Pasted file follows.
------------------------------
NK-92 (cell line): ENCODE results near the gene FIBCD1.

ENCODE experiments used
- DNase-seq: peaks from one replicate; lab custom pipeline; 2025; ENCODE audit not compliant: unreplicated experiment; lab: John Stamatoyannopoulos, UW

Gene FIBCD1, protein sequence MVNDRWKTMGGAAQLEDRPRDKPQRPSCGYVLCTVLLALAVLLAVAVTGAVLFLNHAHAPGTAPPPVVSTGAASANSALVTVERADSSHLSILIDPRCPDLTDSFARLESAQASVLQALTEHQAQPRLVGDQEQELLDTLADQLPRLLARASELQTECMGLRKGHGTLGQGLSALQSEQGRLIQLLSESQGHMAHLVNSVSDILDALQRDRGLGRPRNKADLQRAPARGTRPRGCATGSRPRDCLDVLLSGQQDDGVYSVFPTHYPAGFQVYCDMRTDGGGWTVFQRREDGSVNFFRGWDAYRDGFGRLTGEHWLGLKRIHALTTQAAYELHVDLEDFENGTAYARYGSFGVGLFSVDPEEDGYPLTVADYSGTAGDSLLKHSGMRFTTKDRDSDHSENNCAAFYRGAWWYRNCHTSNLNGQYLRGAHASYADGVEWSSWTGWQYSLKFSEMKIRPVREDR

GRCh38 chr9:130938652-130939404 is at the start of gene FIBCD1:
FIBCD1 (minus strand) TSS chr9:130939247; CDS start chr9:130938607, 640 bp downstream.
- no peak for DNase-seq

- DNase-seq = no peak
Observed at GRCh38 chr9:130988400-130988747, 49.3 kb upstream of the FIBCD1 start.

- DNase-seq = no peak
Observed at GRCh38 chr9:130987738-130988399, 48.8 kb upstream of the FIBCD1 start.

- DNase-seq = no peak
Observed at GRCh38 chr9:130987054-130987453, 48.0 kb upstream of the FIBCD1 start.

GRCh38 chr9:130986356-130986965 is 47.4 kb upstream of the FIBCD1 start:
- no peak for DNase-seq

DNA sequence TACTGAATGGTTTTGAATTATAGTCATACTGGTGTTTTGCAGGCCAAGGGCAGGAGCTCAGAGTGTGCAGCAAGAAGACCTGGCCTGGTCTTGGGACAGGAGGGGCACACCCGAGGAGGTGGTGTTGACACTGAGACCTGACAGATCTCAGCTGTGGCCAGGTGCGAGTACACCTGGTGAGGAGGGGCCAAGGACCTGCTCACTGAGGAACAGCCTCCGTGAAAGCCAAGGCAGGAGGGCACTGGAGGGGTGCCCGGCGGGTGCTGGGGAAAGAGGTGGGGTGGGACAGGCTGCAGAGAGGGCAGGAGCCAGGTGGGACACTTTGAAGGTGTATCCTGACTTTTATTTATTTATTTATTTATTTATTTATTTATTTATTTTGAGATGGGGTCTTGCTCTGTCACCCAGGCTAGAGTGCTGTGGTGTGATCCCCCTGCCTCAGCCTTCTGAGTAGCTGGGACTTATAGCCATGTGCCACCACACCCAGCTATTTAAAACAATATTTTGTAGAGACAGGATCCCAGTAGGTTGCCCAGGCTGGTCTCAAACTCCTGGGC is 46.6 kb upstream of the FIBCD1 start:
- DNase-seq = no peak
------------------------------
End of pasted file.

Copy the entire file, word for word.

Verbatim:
NK-92 (cell line): ENCODE results near the gene FIBCD1.

ENCODE experiments used
- DNase-seq: peaks from one replicate; lab custom pipeline; 2025; ENCODE audit not compliant: unreplicated experiment; lab: John Stamatoyannopoulos, UW

Gene FIBCD1, protein sequence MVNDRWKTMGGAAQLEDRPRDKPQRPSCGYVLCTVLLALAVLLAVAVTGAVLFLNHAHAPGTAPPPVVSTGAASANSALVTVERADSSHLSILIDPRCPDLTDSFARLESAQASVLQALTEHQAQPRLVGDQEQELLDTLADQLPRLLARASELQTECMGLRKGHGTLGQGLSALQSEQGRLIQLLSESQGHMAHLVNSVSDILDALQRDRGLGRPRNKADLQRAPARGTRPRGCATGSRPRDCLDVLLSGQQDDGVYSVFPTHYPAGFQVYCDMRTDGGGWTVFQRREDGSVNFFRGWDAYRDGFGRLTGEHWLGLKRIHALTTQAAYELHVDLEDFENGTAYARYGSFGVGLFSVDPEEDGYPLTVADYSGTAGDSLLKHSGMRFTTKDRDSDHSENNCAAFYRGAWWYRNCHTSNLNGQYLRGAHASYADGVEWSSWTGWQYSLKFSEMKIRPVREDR

GRCh38 chr9:130938652-130939404 is at the start of gene FIBCD1:
FIBCD1 (minus strand) TSS chr9:130939247; CDS start chr9:130938607, 640 bp downstream.
- no peak for DNase-seq

- DNase-seq = no peak
Observed at GRCh38 chr9:130988400-130988747, 49.3 kb upstream of the FIBCD1 start.

- DNase-seq = no peak
Observed at GRCh38 chr9:130987738-130988399, 48.8 kb upstream of the FIBCD1 start.

- DNase-seq = no peak
Observed at GRCh38 chr9:130987054-130987453, 48.0 kb upstream of the FIBCD1 start.

GRCh38 chr9:130986356-130986965 is 47.4 kb upstream of the FIBCD1 start:
- no peak for DNase-seq

DNA sequence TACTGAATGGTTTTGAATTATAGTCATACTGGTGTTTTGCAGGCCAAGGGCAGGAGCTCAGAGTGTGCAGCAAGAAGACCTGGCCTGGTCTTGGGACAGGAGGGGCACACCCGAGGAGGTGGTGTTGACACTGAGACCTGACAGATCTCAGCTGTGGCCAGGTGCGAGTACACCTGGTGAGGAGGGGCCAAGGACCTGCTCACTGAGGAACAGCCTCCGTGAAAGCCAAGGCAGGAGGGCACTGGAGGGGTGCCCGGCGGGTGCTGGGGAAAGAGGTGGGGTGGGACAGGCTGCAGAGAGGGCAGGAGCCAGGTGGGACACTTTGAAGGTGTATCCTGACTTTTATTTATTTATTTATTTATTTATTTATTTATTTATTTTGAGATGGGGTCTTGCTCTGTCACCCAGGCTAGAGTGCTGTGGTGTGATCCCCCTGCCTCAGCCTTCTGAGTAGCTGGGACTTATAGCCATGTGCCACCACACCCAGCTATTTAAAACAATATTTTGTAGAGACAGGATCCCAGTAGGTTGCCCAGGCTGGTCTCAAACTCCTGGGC is 46.6 kb upstream of the FIBCD1 start:
- DNase-seq = no peak